Host: Welcome to today’s podcast Effects of estrogen deficiency on sexual life. This episode is part of a podcast series supported by Abbott. The content is solely the responsibility of EMAS, the European Menopause and Andropause Society. All our episodes are available in English, Spanish, Mandarin, and Russian and you can find them on any of the most popular podcast platforms.
In today’s episode Dr. Rossella Nappi, Gynecologist and professor at the University of Pavia, IRCCS San Matteo Foundation Hospital, Pavia, Italy will help us understand the effect of estrogen deficiency on sexual health, as well as the importance of treating vulvovaginal atrophy/genitourinary syndrome of menopause (VVA/GSM) with local estrogen therapies (LET).
Dr. Rossella Nappi: Hello. I’m Professor Nappi from the University of Pavia, Italy. And it’s my pleasure today to talk to you about the effects of estrogen deficiency on sexual life. Estrogens play a pivotal role in several areas of women’s health and profoundly affect urogenital and sexual health. Vulvovaginal atrophy, the so-called VVA, is part of the genitourinary syndrome of menopause, that we now name with the acronym, GSM. VVA or GSM are almost due to the decline of estrogen production by the ovaries. It’s very relevant to consider the effect of estrogen within the central nervous system and at the peripheral levels of the genitals in order to understand their role in sexual life.
What happens in the central nervous system? Estrogens target brain areas critical to emotional and cognitive well-being. And sexual symptoms are likely to be the result of the domino effect of menopausal complaints. It is very important to know that most of the neurotransmitters and neuromodulators contributing to the mental component of sexual response are involved in other central nervous system adjustments, influencing also mood and behavioral responses to menopause.
But what happens in the genitals? Estrogens target peripheral tissues to translate sexual cues into physical arousal. Estrogens are also vital for the functional anatomy of urogenital tissues. Favoring congestion and lubrication with arousal and preventing signs and symptoms of a VVA, you remember recently renamed GSM. And this includes not only the effect of estrogen deficiency but also the effect of aging and androgen deprivation. The crucial role of estrogen, however, is demonstrated by the fact that local estrogen therapy is the mainstay of treatment for vaginal dryness, dyspareunia, and other GSM-associated urogenital symptoms. This is because it may reverse some pathophysiological mechanisms of this common chronic clinical condition. When a hormonal over-the-counter symptomatic relief products fail and no other menopausal symptoms are present, expert recommendations indicate the use of local estrogen therapy with level A evidence. Also, we have to keep in mind that systematic, sorry, systemic menopause hormone therapy improves symptoms of GSM in most menopausal women. However, its risk-benefit profile is acceptable for this purpose when other indications, mainly, vasomotor symptoms or prevention of osteoporotic fractures represent the main reason for prescription.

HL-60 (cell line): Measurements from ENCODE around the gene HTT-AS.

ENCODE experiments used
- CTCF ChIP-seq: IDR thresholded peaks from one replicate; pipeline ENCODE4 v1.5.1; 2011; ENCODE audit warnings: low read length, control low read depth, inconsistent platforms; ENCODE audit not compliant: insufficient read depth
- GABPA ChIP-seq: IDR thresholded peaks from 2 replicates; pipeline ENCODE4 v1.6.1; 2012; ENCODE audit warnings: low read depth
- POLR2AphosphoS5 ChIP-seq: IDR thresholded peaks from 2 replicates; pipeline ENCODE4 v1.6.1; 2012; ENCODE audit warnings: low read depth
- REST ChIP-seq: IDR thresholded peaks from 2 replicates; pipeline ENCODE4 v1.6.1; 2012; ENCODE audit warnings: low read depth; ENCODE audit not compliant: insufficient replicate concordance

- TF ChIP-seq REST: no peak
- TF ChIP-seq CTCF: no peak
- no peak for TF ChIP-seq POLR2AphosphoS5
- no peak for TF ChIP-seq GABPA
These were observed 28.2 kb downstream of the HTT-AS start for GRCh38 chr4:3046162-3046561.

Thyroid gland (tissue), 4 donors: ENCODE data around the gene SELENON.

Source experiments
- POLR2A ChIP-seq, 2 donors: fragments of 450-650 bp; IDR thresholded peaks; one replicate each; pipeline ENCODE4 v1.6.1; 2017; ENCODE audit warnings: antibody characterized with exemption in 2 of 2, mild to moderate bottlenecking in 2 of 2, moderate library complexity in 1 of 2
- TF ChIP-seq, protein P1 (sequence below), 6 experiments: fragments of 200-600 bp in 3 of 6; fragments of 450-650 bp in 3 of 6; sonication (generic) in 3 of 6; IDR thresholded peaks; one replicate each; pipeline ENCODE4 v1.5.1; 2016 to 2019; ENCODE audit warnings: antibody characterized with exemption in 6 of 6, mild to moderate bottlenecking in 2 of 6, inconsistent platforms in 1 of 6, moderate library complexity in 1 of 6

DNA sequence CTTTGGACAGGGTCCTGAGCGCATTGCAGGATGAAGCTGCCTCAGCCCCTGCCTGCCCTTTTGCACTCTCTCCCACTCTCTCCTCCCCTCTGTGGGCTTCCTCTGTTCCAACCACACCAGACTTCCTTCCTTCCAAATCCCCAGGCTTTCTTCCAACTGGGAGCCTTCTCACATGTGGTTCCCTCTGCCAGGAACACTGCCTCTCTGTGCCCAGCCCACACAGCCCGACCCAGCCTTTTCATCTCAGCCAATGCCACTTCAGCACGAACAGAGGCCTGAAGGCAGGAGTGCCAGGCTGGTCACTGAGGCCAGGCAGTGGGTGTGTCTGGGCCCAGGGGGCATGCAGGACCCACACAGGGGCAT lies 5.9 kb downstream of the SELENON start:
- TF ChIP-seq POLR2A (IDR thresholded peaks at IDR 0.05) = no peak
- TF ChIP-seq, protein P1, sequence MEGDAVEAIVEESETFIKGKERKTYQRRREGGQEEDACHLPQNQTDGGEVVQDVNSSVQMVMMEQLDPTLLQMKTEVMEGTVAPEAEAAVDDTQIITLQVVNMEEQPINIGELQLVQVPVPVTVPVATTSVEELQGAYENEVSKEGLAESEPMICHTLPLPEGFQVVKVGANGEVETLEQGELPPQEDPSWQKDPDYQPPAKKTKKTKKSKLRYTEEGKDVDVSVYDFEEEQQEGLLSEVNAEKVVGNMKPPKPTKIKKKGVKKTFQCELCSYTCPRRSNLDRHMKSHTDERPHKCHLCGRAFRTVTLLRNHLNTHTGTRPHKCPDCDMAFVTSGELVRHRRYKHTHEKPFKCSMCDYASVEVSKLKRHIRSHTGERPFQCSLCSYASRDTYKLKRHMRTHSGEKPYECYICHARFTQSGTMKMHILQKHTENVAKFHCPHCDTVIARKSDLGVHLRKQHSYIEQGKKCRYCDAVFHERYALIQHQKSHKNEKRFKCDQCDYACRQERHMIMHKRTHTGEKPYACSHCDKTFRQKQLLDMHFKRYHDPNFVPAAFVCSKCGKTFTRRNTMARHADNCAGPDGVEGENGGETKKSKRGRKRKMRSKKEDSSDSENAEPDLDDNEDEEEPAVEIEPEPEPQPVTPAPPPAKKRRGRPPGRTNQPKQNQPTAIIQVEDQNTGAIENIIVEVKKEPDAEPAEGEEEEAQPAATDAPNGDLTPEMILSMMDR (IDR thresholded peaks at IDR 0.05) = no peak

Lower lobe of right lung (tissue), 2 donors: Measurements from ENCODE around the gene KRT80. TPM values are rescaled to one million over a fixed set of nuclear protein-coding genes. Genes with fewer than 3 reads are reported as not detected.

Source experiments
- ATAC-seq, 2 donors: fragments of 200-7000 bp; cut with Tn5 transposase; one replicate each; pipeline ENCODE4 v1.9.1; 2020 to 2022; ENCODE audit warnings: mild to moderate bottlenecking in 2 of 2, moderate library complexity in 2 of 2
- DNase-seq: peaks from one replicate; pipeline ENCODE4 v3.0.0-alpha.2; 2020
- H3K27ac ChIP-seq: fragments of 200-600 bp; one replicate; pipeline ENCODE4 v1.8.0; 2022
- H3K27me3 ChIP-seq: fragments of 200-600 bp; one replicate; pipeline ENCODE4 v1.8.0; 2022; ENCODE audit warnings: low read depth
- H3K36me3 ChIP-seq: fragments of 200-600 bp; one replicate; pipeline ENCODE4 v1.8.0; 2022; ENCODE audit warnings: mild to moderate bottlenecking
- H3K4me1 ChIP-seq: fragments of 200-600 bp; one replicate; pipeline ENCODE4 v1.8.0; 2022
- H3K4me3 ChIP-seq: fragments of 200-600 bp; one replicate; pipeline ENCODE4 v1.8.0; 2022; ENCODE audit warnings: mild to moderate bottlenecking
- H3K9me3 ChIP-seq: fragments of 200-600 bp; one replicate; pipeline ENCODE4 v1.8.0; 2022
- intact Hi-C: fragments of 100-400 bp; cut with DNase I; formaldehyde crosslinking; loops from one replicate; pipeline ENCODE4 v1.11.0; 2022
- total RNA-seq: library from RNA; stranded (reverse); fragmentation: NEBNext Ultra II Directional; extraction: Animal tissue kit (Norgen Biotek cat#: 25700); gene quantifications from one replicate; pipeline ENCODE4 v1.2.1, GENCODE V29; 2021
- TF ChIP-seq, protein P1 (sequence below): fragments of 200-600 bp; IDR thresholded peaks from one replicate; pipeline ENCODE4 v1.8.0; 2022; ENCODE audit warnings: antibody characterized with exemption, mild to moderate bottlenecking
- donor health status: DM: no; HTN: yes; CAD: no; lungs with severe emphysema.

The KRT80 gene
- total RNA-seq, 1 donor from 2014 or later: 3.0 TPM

Combination of menopausal hormone therapy and local therapy may be required initially for women with severe symptomatology. A subset of patients that are breast cancer survivors, for example, display contraindications to menopause hormone therapy, and treatment of GSM may remain an unmet need, unless local estrogen therapy is prescribed with an individualized approach. Local estrogen therapy includes a range of vaginal estrogen products approved with indications to treat symptomatic VVA. Subject to rating scales of the most bothersome symptoms, dryness, soreness, irritation, pain with intercourse, bleeding after intercourse, and objective measures, including vaginal pH and vaginal cytology are useful tools to evaluate response to local estrogen therapy. They exert a traffic effect very evident on the vaginal epithelium and blood flow, but we have to consider the distribution of estrogen receptors is also present at lower urinary tract levels and also in the vulvar area. Availability of specific vaginal products varies worldwide and include many formulations, tablets, strings, capsule, pessaries, creams, gels, and ovules, and also many molecules, estradiol, estriol, promestriene, conjugated equine estrogen and even estrone. And they have been tested over time. More or less, they are equally effective.
At present, low-dose and ultra-low-dose local estrogen therapy is the first choice in order to minimize systemic absorption. Different formulations are typically used daily for two weeks, followed by twice-per-week administration. The ring, for example, is replaced every 90 days. Estrogenic absorption is dose-dependent and also, it’s very important to remember that positioning in the vagina as well, the thickness of the epithelium may influence systemic exposure. Especially in the first 12 weeks of treatment. In conclusion, ladies and gentlemen, it’s important to mention that early local estrogen therapy used alone or combined with menopause hormone therapy in post-menopausal women with GSM symptom severity is of paramount importance in the management of urogenital aging in order to improve quality of life and sexual well-being. And it’s mandatory, in my view, to investigate nowadays specific effects of different products on quality of life, sexual function and genital urinary condition by conducting studies with the patient tailored focus.
Host: Today, Dr. Rossella Nappi discussed the effect of estrogen deficiency on sexual life, as well as the importance of treating vulvovaginal atrophy/genitourinary syndrome of menopause (VVA/GSM) with local estrogen therapies (LET). Thank you for listening to today’s episode. We hope it will be valuable for your clinical and research practice. Stay safe.